have done even worse (I’m talking to you, Great Basin).
Thanks to this divergence between the metals and the miners, it was possible to clearly understand the monetary destruction endemic in the developed world, conclude that gold and silver were the places to be, make a decisive bet on this thesis — and still end up losing money.
There are two possible conclusions to draw from this: Either mining as a business has changed fundamentally and will be unprofitable forever – in which case we should just own physical metal and forget about paper proxies. Or the past couple of years were one of those inexplicable divergences from established relationships that produce huge gains when they snap back to normal.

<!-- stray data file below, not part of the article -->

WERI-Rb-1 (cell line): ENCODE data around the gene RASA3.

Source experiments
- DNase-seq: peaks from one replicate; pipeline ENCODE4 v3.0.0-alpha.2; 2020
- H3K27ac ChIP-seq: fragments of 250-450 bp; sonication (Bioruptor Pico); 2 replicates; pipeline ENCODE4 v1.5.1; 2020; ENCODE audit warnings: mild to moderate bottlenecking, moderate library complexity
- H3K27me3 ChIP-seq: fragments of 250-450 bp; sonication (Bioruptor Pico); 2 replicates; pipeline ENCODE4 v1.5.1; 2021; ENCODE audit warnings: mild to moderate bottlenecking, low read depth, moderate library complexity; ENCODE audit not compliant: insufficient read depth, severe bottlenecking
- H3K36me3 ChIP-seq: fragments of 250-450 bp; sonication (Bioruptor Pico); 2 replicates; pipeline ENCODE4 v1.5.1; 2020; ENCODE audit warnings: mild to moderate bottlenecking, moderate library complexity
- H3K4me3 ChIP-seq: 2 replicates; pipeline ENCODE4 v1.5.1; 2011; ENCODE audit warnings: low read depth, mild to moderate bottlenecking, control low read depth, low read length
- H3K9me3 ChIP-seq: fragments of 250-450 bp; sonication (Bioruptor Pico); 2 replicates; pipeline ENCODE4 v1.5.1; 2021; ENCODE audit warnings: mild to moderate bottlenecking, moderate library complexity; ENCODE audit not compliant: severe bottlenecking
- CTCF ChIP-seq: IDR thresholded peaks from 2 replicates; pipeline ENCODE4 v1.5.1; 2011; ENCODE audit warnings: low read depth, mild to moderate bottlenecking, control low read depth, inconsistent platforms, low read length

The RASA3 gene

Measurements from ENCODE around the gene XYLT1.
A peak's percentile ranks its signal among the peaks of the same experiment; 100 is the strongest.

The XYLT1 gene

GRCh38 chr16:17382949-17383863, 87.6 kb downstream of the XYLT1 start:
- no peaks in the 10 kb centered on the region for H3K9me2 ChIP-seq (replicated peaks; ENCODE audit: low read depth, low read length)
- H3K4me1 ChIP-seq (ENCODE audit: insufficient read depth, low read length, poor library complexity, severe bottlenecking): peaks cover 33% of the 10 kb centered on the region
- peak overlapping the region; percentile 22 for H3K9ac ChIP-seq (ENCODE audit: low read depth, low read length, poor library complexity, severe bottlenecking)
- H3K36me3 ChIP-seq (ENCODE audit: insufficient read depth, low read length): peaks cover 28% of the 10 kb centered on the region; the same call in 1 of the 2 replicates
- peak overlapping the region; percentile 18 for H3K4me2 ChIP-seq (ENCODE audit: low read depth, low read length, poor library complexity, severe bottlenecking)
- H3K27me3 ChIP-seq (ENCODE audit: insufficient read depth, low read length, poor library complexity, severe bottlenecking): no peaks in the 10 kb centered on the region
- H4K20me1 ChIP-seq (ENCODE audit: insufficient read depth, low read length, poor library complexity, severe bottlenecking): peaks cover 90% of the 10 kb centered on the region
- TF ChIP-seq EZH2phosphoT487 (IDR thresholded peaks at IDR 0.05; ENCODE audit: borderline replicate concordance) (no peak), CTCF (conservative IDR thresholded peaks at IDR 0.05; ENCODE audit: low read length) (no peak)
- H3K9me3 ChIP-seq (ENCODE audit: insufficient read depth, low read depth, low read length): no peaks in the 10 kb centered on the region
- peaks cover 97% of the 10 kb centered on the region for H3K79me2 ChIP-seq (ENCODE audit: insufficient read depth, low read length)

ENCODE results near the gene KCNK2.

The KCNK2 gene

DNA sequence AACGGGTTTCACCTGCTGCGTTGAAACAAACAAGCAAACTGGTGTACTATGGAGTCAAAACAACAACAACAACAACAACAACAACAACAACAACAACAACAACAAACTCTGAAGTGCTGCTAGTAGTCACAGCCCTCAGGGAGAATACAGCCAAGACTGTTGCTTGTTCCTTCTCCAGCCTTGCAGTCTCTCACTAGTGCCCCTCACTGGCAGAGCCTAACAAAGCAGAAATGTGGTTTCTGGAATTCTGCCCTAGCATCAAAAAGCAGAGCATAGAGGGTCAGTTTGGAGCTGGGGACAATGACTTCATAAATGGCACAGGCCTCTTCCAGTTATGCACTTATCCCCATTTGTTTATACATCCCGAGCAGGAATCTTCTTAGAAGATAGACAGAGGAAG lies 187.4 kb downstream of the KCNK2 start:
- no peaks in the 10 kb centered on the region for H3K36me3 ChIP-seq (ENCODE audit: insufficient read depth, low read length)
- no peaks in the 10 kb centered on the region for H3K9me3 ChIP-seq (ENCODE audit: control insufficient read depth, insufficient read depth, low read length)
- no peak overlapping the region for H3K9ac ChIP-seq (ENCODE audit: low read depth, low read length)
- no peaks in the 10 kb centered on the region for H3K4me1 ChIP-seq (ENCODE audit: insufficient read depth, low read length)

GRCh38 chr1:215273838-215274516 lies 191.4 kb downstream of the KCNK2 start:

The past month has offered a taste of what the second possibility might look like. The chart below shows that the big miners (represented by the gold miner ETF (NYSEARCA:GDX), red line) have outperformed gold itself (the bullion ETF (NYSEARCA:GLD), blue area) since July. But the two-year gap, like I said, is about 40%, so parity is still a long way off.
Now that the miners have some momentum, it wouldn’t be surprising if they made up this ground in no time at all.
Gold miners (red line) versus Gold (blue) since mid-June
DollarCollapse.com is managed by John Rubino, co-author, with GoldMoney’s James Turk, of The Collapse of the Dollar and How to Profit From It (Doubleday, 2007), and author of Clean Money: Picking Winners in the Green-Tech Boom (Wiley, 2008), How to Profit from the Coming Real Estate Bust (Rodale, 2003) and Main Street, Not Wall Street (Morrow, 1998). After earning a Finance MBA from New York University, he spent the 1980s on Wall Street, as a Eurodollar trader, equity analyst and junk bond analyst. During the 1990s he was a featured columnist with TheStreet.com and a frequent contributor to Individual Investor, Online Investor, and Consumers Digest, among many other publications. He currently writes for CFA Magazine.